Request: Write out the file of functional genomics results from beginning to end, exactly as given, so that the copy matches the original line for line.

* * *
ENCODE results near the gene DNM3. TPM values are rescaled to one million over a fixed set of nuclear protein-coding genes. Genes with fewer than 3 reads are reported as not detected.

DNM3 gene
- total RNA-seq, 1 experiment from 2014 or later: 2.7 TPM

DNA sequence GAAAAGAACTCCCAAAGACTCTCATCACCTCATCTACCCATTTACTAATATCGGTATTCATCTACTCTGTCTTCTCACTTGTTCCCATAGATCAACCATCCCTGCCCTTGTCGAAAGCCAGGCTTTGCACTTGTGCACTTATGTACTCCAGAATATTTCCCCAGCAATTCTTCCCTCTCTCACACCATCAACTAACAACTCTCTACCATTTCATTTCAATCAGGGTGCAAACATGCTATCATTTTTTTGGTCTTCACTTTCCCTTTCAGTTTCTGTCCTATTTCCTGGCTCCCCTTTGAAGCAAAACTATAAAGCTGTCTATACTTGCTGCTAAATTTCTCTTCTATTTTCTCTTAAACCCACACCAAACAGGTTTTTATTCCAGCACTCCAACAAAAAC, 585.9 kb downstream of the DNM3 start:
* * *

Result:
ENCODE results near the gene DNM3. TPM values are rescaled to one million over a fixed set of nuclear protein-coding genes. Genes with fewer than 3 reads are reported as not detected.

DNM3 gene
- total RNA-seq, 1 experiment from 2014 or later: 2.7 TPM

DNA sequence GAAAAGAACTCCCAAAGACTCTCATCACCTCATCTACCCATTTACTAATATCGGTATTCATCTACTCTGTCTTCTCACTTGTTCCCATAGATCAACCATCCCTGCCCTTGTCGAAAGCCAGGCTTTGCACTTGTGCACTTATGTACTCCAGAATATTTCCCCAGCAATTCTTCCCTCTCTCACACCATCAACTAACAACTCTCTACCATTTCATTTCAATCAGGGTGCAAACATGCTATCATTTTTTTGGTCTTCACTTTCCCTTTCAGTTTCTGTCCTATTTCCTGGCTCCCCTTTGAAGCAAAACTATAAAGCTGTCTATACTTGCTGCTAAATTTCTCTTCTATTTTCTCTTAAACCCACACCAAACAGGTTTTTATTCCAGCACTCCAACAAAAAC, 585.9 kb downstream of the DNM3 start: